Soybean farmers who endured hot, dry growing conditions this past summer have another reason to be steamed. It seems soybean cyst nematode (SCN) likes that droughty weather pattern just fine.
"We have data verifying that SCN is worse in hot, dry years," says Iowa State University nematologist Greg Tylka. "It's not just because plants are stressed from drought but also because the nematode is reproducing much quicker, raising population densities."
The SCN life cycle actually speeds up during droughtlike conditions. "We don't know the mechanism of it, but reproduction happens much more quickly, creating more generations in a single growing season that ultimately leads to higher egg counts during fall soil sampling," Tylka adds. "In areas impacted by drought with a traditional corn/soybean rotation, I would expect that in 2022, many of the fields that grew soybeans this year would have increased levels of SCN and increased yield loss."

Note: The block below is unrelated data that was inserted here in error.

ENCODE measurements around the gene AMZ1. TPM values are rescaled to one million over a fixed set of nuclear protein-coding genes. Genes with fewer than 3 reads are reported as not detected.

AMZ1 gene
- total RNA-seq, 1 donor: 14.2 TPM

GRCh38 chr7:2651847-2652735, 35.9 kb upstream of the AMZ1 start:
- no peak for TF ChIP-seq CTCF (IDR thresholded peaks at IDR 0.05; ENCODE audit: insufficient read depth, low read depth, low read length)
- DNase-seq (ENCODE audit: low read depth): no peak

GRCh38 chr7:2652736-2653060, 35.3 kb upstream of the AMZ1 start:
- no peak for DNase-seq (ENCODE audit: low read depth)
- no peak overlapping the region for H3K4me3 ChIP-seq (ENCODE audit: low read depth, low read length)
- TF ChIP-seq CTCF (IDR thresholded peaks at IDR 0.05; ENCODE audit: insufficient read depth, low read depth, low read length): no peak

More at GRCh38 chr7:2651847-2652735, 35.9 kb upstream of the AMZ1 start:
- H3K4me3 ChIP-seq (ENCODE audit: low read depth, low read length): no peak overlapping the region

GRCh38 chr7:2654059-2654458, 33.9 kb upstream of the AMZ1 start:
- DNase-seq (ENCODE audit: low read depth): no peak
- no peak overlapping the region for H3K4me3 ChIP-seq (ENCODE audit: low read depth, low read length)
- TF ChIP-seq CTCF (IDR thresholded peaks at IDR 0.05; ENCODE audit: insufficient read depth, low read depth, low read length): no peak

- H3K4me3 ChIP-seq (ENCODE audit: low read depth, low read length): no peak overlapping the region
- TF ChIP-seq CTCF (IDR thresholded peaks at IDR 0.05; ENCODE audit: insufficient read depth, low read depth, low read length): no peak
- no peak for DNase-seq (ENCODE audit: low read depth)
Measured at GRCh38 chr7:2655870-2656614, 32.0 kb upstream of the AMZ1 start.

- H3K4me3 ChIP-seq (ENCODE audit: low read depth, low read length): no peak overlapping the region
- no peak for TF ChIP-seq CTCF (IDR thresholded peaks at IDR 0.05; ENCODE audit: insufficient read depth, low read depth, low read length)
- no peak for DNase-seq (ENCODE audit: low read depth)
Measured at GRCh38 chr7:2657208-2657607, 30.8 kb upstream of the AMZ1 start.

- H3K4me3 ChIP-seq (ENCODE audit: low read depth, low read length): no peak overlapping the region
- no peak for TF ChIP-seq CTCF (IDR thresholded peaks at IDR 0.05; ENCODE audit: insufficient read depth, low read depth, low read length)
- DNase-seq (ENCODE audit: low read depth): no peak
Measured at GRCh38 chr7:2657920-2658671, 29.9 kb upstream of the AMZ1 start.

The SCN Coalition has a new video series that includes a segment discussing how weather influences SCN reproduction. Tylka, along with North Dakota State University plant pathologist Sam Markell and University of Missouri plant pathologist Kaitlyn Bissonnette, lead the video series titled "Let's Talk Todes." Find the videos at www.thescncoalition.com/lets-talk-todes.
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